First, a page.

Preliminary operations have begun to pave the way for a counteroffensive against Russian occupying forces, a Ukrainian presidential adviser has said. “It’s a complicated process, which is not a matter of one day or a certain date or a certain hour,” Mykhailo Podolyak said in an interview with the Guardian. “It’s an ongoing process of deoccupation, and certain processes are already happening, like destroying supply lines or blowing up depots behind the lines.
The commander of Ukraine’s armed forces, Gen Valerii Zaluzhnyi, raised expectations that a major operation could be imminent by declaring on social media: “The time has come to take back what’s ours.” Zaluzhny’s declaration on the Telegram messaging app on Saturday was accompanied by a cinematic video showing heavily armed Ukrainian soldiers preparing for battle.
Explosions shook the Ukrainian capital in early hours on Sunday, Kyiv mayor Vitali Klitschko said, adding that information was being clarified and defence systems were downing air targets. Klitschko said that at least one person had been killed and more injured in the night raids on Kyiv.
Ukraine’s defence ministry has claimed Russia is planning to simulate a major accident at the occupied Zaporizhzhia nuclear power station to try to thwart Kyiv’s long-planned counteroffensive. The plant, in an area of Russian-occupied southern Ukraine, has been repeatedly hit by shelling that each side blames the other for.
Russian forces have temporarily eased their attacks on the besieged eastern Ukrainian city of Bakhmut to regroup and strengthen their capabilities, a senior Kyiv official said on Saturday. Russia’s Wagner private army began handing over its positions to regular Russian troops this week after declaring full control of Bakhmut after the longest and bloodiest battle of the war, Reuters reported. In a statement on Telegram, the deputy defence minister, Hanna Maliar, said Russian forces have continued attacking but that “overall offensive activity has decreased”.
Russian forces have intercepted two long-range Storm Shadow cruise missiles supplied to Ukraine by Britain, the RIA news agency cited the defence ministry as saying on Saturday. Reuters reports that the ministry said it had intercepted shorter-range US-built Himars-launched and Harm missiles, and shot down 13 drones in the last 24 hours, RIA reported.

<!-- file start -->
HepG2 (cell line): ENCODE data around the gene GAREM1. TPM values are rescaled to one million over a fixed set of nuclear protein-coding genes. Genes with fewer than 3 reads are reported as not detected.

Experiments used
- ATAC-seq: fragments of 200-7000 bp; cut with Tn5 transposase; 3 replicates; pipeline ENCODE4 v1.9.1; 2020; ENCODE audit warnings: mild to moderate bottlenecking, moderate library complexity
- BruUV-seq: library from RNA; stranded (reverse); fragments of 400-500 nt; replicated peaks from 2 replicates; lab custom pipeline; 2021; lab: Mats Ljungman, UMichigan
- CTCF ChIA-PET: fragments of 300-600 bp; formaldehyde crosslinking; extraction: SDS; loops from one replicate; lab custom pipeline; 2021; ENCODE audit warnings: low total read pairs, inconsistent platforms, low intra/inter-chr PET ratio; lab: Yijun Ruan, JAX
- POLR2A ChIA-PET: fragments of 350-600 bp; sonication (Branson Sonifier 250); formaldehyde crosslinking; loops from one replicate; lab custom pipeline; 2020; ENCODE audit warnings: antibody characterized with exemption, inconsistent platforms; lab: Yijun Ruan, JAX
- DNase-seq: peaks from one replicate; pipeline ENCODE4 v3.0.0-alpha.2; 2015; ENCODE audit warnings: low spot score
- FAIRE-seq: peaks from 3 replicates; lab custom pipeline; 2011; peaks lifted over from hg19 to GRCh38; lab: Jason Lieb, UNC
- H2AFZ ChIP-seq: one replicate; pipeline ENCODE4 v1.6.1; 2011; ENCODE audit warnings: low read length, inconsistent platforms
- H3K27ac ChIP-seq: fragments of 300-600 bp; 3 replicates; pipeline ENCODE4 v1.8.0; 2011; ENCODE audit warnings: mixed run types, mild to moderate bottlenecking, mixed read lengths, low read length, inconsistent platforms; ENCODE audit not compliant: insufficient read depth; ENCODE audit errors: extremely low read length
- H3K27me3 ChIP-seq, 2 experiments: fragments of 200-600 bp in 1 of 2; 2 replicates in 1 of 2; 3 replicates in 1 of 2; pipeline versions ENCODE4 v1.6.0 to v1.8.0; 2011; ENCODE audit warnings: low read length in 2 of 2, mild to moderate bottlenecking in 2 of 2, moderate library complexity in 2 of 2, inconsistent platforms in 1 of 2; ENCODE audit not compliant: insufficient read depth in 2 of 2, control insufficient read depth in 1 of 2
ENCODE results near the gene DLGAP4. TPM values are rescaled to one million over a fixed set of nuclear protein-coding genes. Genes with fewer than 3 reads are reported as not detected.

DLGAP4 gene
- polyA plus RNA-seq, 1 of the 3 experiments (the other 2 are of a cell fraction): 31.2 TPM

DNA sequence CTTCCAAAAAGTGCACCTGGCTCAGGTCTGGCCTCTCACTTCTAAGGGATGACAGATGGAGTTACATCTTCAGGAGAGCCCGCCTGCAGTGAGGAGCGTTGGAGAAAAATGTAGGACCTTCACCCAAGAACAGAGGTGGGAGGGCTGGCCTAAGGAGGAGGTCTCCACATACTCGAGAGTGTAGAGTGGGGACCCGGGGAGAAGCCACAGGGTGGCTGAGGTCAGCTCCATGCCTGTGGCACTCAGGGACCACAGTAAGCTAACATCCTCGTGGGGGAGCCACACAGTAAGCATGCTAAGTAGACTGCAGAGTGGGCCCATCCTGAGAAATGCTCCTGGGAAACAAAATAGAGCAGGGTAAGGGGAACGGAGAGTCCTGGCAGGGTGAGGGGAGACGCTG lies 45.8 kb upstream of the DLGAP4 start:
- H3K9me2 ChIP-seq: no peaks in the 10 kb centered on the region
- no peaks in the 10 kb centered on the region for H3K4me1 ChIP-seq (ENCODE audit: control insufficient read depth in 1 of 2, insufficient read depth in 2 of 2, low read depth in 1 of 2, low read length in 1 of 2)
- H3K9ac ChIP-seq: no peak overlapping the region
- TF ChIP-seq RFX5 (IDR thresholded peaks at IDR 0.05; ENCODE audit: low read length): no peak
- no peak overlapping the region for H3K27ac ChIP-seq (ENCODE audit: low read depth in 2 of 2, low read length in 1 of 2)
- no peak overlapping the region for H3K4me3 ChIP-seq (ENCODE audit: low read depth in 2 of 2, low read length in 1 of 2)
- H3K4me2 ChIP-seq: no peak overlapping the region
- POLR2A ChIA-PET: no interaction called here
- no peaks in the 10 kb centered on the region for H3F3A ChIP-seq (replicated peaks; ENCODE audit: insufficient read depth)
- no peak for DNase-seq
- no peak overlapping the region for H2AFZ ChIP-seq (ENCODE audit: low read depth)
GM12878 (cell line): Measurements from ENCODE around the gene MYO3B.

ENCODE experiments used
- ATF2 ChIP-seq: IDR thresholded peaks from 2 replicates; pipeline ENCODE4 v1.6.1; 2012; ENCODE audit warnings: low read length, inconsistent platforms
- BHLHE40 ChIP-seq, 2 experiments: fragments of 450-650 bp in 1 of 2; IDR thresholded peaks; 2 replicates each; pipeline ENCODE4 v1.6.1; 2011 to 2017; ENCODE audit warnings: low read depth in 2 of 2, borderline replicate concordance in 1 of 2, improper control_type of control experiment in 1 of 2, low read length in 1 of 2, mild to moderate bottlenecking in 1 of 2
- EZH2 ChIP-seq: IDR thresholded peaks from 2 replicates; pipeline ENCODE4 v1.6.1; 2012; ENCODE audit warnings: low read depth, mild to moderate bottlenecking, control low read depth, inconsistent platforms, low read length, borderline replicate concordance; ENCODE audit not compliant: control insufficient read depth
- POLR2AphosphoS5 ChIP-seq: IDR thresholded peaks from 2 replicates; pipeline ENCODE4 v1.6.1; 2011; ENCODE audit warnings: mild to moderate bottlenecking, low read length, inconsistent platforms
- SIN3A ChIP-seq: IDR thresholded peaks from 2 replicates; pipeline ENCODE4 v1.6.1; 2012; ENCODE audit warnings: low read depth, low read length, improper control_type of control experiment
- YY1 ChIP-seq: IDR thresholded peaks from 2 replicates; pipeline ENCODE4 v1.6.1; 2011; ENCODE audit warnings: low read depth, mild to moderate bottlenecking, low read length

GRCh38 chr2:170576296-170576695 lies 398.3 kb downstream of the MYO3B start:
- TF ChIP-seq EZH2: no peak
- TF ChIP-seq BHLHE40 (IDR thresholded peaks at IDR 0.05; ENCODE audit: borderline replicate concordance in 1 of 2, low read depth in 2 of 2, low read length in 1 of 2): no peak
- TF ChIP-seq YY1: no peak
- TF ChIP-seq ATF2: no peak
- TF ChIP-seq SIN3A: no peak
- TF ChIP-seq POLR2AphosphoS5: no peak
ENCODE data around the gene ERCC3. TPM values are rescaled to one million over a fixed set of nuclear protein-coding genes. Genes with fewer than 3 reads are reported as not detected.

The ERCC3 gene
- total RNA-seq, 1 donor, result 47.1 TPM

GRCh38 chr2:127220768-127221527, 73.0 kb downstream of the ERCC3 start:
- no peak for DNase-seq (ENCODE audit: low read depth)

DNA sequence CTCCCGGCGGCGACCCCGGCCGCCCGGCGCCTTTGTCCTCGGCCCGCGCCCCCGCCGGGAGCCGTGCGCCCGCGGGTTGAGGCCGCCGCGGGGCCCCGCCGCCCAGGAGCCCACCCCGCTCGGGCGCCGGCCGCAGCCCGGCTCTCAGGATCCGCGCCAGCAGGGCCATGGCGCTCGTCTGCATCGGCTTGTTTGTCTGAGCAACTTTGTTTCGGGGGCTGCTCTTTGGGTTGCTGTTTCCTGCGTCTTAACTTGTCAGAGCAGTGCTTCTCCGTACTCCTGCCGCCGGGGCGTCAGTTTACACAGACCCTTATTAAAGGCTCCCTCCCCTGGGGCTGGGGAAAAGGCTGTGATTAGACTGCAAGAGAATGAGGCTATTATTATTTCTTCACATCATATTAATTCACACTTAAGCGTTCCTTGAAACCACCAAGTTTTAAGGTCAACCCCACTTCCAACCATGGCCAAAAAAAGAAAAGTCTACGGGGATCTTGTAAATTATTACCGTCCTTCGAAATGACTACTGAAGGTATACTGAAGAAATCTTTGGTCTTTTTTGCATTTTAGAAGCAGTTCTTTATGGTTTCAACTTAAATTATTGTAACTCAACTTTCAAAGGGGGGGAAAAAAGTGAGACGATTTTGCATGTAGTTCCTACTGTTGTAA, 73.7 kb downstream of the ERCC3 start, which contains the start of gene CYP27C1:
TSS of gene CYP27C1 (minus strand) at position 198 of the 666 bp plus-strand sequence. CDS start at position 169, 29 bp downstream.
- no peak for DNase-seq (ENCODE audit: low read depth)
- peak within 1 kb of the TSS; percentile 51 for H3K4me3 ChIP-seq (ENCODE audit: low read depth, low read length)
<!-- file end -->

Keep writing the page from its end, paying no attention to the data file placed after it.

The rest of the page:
Defeat in its war against Ukraine would leave Russia “vindictive” and “brutal” and posing a threat to Nato countries, the outgoing head of the RAF said. Air Chief Marshal Sir Mike Wigston told The Telegraph that Russia’s air force, surface navy and submarine force are a threat to Britain and Nato. He warned its threat could even get worse if the Russian president, Vladimir Putin, was ousted.
A construction worker has been killed near the Russian village of Plekhovo, a few kilometres from the border with Ukraine after shelling from the Ukrainian side, said Roman Starovoyt, the governor of the Kursk region. Works were being carried out not far from Plekhovo on fortifying defensive lines for the state border, the governor said on Telegram.
Ukraine struck oil pipeline installations deep inside Russia on Saturday with a series of drone attacks including on a station serving the vast Druzhba oil pipeline that sends western Siberian crude to Europe, according to Russian media. Ukrainian drone attacks inside Russia have been growing in intensity in recent weeks, and the New York Times reported that US intelligence believes Ukraine was behind a drone attack on the Kremlin earlier this month.
Ukraine has asked Germany to supply it with Taurus cruise missiles, an air-launched weapon with a range of 500 km (310 miles), a spokesperson for the defence ministry in Berlin said on Saturday. Germany received the request several days ago, the spokesperson said, confirming a report by Frankfurter Allgemeine Zeitung. She declined to provide further details or say how likely it was that Germany would supply the missiles to Ukraine.
Russia has dismissed criticism from the US president, Joe Biden, over Moscow’s plan to deploy tactical nuclear weapons in Belarus, saying Washington had for decades deployed just such nuclear weapons in Europe. Russia said on Thursday it was pushing ahead with the first deployment of such weapons outside its borders since the 1991 fall of the Soviet Union, and the Belarusian president, Alexander Lukashenko, said the weapons were already on the move.
Russia is to start expelling German diplomats, teachers and employees of cultural institutions next month. The measure is expected to further exacerbate tensions between the two countries, which have already had very fraught ties since Russia invaded Ukraine early last year.
Russia failed in a bid to prevent Ukraine taking a place on the World Health Organization’s executive board, on a day which also saw North Korea gain a berth. Ten countries joined the board for a three-year term but Russia tried to exclude Ukraine from joining the 34-nation forum at the ongoing World Health Assembly in Geneva.
Russia has accused Japan of “cynical, unscrupulous speculation” over Tokyo’s comments around the nuclear threat Moscow poses and promised to respond to Japan’s latest round of sanctions imposed over Russia’s invasion of Ukraine. Japan’s chief cabinet secretary, Hirokazu Matsuno, said on Friday that Japan would place additional sanctions on Russia after the G7 summit Tokyo hosted last week agreed to step up measures to punish Moscow’s invasion of Ukraine.
Tehran on Saturday accused Ukrainian president, Volodymyr Zelenskiy, of anti-Iranian propaganda in his call for Iran to halt the supply of drones to Russia, saying his comments were designed to attract more arms and financial aid from the west. Zelenskiy in a video address on Wednesday called on Iranians to stop their slide into “the dark side of history” by supplying Moscow with drones.
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